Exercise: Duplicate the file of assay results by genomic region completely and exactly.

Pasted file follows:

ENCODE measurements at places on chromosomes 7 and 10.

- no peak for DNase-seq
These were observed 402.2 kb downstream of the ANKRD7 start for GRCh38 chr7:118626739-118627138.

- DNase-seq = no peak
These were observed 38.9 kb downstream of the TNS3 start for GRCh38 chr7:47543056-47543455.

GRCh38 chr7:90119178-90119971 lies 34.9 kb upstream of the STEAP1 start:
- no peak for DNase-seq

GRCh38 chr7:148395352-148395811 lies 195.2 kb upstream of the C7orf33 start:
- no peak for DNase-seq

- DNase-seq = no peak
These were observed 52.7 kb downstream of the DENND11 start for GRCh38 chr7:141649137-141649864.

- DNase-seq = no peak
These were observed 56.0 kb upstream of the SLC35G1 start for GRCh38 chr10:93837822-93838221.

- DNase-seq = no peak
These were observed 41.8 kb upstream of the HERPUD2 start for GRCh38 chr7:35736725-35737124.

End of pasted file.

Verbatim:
ENCODE measurements at places on chromosomes 7 and 10.

- no peak for DNase-seq
These were observed 402.2 kb downstream of the ANKRD7 start for GRCh38 chr7:118626739-118627138.

- DNase-seq = no peak
These were observed 38.9 kb downstream of the TNS3 start for GRCh38 chr7:47543056-47543455.

GRCh38 chr7:90119178-90119971 lies 34.9 kb upstream of the STEAP1 start:
- no peak for DNase-seq

GRCh38 chr7:148395352-148395811 lies 195.2 kb upstream of the C7orf33 start:
- no peak for DNase-seq

- DNase-seq = no peak
These were observed 52.7 kb downstream of the DENND11 start for GRCh38 chr7:141649137-141649864.

- DNase-seq = no peak
These were observed 56.0 kb upstream of the SLC35G1 start for GRCh38 chr10:93837822-93838221.

- DNase-seq = no peak
These were observed 41.8 kb upstream of the HERPUD2 start for GRCh38 chr7:35736725-35737124.